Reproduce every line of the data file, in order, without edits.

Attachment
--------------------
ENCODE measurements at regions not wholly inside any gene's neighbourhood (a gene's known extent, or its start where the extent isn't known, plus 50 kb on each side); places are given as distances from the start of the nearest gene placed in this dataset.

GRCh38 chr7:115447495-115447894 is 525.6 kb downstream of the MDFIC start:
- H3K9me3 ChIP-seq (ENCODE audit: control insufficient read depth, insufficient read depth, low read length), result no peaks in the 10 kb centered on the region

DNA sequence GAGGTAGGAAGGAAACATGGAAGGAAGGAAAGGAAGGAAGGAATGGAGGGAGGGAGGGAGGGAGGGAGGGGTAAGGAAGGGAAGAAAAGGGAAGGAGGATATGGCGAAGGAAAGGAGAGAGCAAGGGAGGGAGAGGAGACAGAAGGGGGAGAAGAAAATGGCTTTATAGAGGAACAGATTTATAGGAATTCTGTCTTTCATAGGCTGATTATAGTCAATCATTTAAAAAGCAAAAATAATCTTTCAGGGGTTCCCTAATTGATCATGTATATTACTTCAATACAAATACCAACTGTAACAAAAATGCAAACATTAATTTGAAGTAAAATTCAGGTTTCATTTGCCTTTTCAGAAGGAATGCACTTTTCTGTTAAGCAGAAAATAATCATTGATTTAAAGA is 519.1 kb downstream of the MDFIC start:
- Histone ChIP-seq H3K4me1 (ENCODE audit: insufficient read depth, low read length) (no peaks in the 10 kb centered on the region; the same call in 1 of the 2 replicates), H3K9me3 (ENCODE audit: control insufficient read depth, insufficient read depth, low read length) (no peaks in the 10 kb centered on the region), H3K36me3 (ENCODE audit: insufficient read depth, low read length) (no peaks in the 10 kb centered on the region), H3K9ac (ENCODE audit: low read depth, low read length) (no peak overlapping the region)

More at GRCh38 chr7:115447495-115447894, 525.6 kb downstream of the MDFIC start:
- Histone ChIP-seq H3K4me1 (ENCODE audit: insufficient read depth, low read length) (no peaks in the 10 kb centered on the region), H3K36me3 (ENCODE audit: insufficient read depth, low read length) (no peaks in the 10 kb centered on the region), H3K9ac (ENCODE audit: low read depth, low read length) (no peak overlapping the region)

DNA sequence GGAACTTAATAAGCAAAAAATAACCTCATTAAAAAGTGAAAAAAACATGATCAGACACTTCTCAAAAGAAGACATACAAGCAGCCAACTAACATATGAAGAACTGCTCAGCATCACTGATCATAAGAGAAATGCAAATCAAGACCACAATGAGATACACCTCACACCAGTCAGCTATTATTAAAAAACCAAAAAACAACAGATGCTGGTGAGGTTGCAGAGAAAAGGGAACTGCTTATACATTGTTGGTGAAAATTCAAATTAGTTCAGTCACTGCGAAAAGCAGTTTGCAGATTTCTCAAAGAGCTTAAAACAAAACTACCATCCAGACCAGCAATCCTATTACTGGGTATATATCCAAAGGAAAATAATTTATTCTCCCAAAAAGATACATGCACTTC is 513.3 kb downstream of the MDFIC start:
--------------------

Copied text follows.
ENCODE measurements at regions not wholly inside any gene's neighbourhood (a gene's known extent, or its start where the extent isn't known, plus 50 kb on each side); places are given as distances from the start of the nearest gene placed in this dataset.

GRCh38 chr7:115447495-115447894 is 525.6 kb downstream of the MDFIC start:
- H3K9me3 ChIP-seq (ENCODE audit: control insufficient read depth, insufficient read depth, low read length), result no peaks in the 10 kb centered on the region

DNA sequence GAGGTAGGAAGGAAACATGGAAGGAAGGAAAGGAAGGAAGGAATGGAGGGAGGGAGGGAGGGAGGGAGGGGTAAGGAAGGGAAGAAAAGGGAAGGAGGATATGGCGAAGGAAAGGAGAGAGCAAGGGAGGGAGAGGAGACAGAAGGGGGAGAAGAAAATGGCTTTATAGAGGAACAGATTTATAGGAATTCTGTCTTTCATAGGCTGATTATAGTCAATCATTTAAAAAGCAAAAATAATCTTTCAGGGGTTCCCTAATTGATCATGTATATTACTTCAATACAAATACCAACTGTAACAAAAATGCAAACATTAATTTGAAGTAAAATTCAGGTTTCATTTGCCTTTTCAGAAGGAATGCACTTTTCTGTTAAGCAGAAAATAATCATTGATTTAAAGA is 519.1 kb downstream of the MDFIC start:
- Histone ChIP-seq H3K4me1 (ENCODE audit: insufficient read depth, low read length) (no peaks in the 10 kb centered on the region; the same call in 1 of the 2 replicates), H3K9me3 (ENCODE audit: control insufficient read depth, insufficient read depth, low read length) (no peaks in the 10 kb centered on the region), H3K36me3 (ENCODE audit: insufficient read depth, low read length) (no peaks in the 10 kb centered on the region), H3K9ac (ENCODE audit: low read depth, low read length) (no peak overlapping the region)

More at GRCh38 chr7:115447495-115447894, 525.6 kb downstream of the MDFIC start:
- Histone ChIP-seq H3K4me1 (ENCODE audit: insufficient read depth, low read length) (no peaks in the 10 kb centered on the region), H3K36me3 (ENCODE audit: insufficient read depth, low read length) (no peaks in the 10 kb centered on the region), H3K9ac (ENCODE audit: low read depth, low read length) (no peak overlapping the region)

DNA sequence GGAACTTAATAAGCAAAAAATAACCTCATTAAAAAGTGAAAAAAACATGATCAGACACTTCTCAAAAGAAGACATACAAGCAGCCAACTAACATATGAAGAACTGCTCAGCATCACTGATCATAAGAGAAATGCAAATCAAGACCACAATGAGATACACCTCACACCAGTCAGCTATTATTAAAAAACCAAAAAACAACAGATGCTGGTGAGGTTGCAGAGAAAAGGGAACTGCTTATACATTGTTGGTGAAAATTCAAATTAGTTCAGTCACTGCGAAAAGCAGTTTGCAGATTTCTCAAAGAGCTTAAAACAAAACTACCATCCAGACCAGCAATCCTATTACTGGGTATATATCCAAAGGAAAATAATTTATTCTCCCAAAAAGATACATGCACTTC is 513.3 kb downstream of the MDFIC start: